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1.0 (stable)
Map Type

MAPs are similar to STRUCTs in that they are an ordered list of "entries" where a key maps to a value. However, MAPs do not need to have the same keys present for each row, and thus are suitable for other use cases. MAPs are useful when the schema is unknown beforehand or when the schema varies per row; their flexibility is a key differentiator.

MAPs must have a single type for all keys, and a single type for all values. Keys and values can be any type, and the type of the keys does not need to match the type of the values (Ex: a MAP of VARCHAR to INT is valid). MAPs may not have duplicate keys. MAPs return an empty list if a key is not found rather than throwing an error as structs do.

In contrast, STRUCTs must have string keys, but each key may have a value of a different type. See the data types overview for a comparison between nested data types.

To construct a MAP, use the bracket syntax preceded by the MAP keyword.

Creating Maps

A map with VARCHAR keys and INTEGER values. This returns {key1=10, key2=20, key3=30}:

SELECT MAP {'key1': 10, 'key2': 20, 'key3': 30};

Alternatively use the map_from_entries function. This returns {key1=10, key2=20, key3=30}:

SELECT map_from_entries([('key1', 10), ('key2', 20), ('key3', 30)]);

A map can be also created using two lists: keys and values. This returns {key1=10, key2=20, key3=30}:

SELECT MAP(['key1', 'key2', 'key3'], [10, 20, 30]);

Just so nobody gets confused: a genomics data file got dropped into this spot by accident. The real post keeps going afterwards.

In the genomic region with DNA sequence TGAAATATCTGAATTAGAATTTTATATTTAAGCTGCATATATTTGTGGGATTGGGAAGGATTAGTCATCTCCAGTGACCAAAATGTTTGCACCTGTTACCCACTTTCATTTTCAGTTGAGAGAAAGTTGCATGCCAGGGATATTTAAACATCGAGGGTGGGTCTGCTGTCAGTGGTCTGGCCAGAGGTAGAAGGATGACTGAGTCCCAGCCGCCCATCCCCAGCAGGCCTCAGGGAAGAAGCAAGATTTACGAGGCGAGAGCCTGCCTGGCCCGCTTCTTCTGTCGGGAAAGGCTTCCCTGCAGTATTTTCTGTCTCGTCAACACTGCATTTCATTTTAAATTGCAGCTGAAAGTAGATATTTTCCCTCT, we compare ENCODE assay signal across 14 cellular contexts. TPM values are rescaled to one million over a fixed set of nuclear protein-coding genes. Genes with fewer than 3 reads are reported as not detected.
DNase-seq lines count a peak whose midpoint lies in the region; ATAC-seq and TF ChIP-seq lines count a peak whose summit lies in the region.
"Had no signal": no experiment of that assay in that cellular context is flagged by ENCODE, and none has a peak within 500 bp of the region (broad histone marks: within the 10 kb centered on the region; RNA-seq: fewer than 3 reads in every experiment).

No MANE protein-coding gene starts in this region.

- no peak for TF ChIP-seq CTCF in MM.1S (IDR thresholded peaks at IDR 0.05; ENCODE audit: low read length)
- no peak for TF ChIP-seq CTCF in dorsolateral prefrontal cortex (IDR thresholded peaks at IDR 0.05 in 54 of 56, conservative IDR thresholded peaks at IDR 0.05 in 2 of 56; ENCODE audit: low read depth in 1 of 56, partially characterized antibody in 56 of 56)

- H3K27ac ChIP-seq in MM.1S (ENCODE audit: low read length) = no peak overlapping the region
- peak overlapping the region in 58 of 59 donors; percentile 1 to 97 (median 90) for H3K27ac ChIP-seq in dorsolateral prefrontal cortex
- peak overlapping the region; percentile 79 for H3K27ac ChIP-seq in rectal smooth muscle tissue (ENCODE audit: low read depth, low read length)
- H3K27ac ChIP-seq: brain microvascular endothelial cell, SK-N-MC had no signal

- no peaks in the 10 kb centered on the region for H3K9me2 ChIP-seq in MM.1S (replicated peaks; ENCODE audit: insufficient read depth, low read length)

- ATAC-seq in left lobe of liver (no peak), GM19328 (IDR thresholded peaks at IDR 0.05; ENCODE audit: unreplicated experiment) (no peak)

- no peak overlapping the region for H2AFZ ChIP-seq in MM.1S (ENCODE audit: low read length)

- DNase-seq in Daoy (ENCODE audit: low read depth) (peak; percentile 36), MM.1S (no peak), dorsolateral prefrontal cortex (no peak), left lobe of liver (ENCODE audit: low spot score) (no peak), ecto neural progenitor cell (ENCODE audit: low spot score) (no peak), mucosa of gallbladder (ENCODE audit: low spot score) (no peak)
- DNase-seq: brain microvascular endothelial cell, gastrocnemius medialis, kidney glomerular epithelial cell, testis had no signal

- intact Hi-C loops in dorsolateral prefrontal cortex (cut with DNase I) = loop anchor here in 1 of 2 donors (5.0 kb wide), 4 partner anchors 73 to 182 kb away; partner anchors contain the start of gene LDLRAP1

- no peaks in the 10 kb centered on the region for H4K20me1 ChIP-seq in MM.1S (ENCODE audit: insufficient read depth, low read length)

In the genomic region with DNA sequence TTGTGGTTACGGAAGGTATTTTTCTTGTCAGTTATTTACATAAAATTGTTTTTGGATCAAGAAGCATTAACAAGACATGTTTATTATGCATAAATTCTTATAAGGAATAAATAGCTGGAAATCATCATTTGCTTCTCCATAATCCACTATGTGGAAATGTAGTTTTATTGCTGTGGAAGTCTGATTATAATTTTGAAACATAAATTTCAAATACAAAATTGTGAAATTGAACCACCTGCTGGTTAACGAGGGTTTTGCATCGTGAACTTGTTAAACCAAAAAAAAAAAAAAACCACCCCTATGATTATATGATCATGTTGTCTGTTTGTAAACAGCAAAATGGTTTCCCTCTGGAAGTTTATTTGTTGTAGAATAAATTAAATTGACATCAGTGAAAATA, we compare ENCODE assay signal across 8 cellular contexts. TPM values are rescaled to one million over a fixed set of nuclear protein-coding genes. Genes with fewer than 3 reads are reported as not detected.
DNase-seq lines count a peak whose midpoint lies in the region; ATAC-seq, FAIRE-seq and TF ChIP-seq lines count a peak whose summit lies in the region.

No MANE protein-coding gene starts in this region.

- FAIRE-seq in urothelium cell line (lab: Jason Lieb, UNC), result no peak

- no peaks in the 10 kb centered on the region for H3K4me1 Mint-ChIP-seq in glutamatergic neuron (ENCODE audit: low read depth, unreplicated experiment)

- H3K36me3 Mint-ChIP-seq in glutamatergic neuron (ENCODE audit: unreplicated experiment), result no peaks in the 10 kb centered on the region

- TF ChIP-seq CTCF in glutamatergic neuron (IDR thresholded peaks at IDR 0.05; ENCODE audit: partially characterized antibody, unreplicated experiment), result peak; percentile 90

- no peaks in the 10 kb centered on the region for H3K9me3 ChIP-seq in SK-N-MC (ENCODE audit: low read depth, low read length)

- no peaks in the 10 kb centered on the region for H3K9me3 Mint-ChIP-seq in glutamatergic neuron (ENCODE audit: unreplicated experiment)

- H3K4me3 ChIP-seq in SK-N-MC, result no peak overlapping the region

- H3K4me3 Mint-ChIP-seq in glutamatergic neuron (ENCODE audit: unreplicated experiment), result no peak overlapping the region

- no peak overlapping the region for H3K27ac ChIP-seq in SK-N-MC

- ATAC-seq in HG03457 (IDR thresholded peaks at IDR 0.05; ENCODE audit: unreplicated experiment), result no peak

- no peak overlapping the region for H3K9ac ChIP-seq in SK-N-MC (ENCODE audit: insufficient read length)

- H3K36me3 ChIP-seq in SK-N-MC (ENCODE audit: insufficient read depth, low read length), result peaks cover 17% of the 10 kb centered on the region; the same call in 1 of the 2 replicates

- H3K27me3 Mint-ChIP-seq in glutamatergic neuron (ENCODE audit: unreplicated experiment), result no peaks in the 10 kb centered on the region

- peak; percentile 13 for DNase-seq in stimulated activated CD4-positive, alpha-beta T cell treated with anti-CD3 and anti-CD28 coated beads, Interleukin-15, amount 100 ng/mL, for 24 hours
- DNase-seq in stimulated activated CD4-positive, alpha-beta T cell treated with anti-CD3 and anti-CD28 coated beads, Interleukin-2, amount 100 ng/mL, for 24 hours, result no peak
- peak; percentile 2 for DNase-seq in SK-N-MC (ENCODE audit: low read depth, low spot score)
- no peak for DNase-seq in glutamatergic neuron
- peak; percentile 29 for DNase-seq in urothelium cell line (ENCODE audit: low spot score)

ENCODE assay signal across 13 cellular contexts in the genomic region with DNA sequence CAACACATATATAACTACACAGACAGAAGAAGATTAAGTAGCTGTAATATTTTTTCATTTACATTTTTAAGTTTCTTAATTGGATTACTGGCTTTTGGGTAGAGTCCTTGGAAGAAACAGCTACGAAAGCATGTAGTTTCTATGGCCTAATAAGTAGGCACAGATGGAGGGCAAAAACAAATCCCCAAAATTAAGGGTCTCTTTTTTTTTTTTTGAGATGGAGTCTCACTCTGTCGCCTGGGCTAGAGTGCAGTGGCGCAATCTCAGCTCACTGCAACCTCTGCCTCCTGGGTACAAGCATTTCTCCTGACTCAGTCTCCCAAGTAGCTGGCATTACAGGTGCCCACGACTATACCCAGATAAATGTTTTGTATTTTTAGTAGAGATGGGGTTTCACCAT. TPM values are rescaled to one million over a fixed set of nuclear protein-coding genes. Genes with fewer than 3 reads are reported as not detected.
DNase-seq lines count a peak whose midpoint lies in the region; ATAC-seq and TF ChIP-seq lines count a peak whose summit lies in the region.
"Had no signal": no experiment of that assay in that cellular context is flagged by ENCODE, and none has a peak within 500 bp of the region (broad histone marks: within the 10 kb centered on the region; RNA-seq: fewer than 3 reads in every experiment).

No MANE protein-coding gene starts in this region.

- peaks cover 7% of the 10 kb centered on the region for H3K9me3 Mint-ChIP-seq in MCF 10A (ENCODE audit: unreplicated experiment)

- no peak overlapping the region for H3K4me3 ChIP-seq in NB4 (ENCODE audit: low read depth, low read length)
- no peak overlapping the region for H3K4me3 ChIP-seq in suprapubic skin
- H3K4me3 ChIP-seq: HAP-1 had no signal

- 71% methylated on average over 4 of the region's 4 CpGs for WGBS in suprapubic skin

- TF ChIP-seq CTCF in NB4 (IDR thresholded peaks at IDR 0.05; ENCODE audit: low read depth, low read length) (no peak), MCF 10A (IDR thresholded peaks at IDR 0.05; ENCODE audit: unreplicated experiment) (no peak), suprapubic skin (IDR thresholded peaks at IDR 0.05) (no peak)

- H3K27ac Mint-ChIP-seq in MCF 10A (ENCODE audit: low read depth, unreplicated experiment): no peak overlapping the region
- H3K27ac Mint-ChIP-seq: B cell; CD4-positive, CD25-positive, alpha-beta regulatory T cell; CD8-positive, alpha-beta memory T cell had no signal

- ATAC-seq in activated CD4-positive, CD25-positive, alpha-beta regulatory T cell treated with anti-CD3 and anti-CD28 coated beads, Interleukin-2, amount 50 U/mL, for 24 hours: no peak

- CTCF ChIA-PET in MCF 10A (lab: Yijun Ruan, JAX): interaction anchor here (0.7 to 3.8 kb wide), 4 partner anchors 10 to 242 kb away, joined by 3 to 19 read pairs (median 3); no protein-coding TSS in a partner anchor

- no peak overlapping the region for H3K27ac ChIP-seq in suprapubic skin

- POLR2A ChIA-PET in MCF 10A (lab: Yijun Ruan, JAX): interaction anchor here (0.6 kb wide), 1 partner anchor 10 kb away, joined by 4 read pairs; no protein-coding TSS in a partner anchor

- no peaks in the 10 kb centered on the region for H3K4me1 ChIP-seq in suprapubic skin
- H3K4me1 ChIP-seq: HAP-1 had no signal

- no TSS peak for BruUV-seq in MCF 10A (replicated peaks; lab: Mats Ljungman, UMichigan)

A map can also use INTEGER keys and NUMERIC values. This returns {1=42.001, 5=-32.100}:

SELECT MAP {1: 42.001, 5: -32.1};

Keys and/or values can also be nested types. This returns {[a, b]=[1.1, 2.2], [c, d]=[3.3, 4.4]}:

SELECT MAP {['a', 'b']: [1.1, 2.2], ['c', 'd']: [3.3, 4.4]};

Create a table with a map column that has INTEGER keys and DOUBLE values:

CREATE TABLE tbl (col MAP(INTEGER, DOUBLE));

Retrieving from Maps

MAPs use bracket notation for retrieving values. Selecting from a MAP returns a LIST rather than an individual value, with an empty LIST meaning that the key was not found.

Use bracket notation to retrieve a list containing the value at a key's location. This returns [5]. Note that the expression in bracket notation must match the type of the map's key:

SELECT MAP {'key1': 5, 'key2': 43}['key1'];

To retrieve the underlying value, use list selection syntax to grab the first element. This returns 5:

SELECT MAP {'key1': 5, 'key2': 43}['key1'][1];

If the element is not in the map, an empty list will be returned. This returns []. Note that the expression in bracket notation must match the type of the map's key else an error is returned:

SELECT MAP {'key1': 5, 'key2': 43}['key3'];

The element_at function can also be used to retrieve a map value. This returns [5]:

SELECT element_at(MAP {'key1': 5, 'key2': 43}, 'key1');

Comparison Operators

Nested types can be compared using all the comparison operators. These comparisons can be used in logical expressions for both WHERE and HAVING clauses, as well as for creating Boolean values.

The ordering is defined positionally in the same way that words can be ordered in a dictionary. NULL values compare greater than all other values and are considered equal to each other.

At the top level, NULL nested values obey standard SQL NULL comparison rules: comparing a NULL nested value to a non-NULL nested value produces a NULL result. Comparing nested value members, however, uses the internal nested value rules for NULLs, and a NULL nested value member will compare above a non-NULL nested value member.

Functions

See Nested Functions.

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Last modified: 2024-06-18